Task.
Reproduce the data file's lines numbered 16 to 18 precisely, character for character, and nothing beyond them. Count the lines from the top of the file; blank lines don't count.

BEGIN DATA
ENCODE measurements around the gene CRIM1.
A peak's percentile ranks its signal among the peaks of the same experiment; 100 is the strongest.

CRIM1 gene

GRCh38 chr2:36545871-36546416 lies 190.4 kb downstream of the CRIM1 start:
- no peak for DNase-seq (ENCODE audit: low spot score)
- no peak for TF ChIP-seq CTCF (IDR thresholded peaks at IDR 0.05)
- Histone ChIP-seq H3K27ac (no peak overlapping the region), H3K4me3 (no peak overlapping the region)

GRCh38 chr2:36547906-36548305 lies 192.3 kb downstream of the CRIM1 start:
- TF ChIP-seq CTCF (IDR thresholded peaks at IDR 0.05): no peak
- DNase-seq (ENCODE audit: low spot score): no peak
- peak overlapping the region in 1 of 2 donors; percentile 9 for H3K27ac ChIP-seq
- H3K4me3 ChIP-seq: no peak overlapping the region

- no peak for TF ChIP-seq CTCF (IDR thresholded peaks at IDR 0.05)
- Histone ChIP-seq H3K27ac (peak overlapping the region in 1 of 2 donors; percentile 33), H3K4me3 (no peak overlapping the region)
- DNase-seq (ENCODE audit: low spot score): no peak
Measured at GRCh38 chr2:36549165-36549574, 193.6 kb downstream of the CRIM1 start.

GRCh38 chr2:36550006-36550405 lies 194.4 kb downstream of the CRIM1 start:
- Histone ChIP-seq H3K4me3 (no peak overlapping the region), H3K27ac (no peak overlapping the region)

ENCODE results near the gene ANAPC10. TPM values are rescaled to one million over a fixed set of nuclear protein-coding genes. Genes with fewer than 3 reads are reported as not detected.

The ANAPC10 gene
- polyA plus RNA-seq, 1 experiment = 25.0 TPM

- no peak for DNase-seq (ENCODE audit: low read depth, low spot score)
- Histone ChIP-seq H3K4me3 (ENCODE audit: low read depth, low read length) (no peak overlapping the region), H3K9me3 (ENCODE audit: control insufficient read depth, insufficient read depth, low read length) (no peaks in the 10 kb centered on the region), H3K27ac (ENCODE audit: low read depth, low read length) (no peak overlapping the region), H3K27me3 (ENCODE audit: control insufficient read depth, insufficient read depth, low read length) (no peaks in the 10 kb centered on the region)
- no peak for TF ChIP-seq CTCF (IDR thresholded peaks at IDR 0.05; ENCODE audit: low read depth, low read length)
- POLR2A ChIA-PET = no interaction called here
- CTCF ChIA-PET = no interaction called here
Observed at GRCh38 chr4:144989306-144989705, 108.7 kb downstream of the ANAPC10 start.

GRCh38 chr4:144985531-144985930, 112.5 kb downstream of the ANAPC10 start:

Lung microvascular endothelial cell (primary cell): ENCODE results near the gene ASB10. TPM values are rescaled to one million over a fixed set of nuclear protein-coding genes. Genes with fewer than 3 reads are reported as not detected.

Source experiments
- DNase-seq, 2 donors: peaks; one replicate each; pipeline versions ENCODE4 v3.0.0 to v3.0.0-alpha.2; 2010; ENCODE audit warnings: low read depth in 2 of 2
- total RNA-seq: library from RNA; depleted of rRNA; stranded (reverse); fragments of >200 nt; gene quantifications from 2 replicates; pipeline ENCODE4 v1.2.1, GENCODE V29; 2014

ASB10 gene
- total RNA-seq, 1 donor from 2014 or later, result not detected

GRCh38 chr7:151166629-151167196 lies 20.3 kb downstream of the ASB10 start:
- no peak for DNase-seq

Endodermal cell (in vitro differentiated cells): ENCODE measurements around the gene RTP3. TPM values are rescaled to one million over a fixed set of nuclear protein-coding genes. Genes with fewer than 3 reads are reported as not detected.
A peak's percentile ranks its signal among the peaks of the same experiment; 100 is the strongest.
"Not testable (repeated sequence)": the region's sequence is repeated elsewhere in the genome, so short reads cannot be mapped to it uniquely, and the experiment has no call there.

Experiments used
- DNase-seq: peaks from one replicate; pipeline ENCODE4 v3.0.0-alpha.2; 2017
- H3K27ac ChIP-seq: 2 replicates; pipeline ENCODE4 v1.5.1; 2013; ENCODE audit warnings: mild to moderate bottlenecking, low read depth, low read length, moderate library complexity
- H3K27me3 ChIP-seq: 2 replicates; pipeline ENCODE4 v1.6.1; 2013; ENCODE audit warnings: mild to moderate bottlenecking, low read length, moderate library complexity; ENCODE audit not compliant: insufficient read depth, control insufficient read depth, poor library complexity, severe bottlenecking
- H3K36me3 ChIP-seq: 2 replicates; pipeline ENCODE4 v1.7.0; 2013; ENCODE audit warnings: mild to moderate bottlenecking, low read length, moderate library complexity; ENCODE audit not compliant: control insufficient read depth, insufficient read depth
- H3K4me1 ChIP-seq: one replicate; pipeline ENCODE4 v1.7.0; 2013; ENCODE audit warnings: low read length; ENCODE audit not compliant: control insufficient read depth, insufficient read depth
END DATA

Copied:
Measured at GRCh38 chr2:36549165-36549574, 193.6 kb downstream of the CRIM1 start.

GRCh38 chr2:36550006-36550405 lies 194.4 kb downstream of the CRIM1 start:
- Histone ChIP-seq H3K4me3 (no peak overlapping the region), H3K27ac (no peak overlapping the region)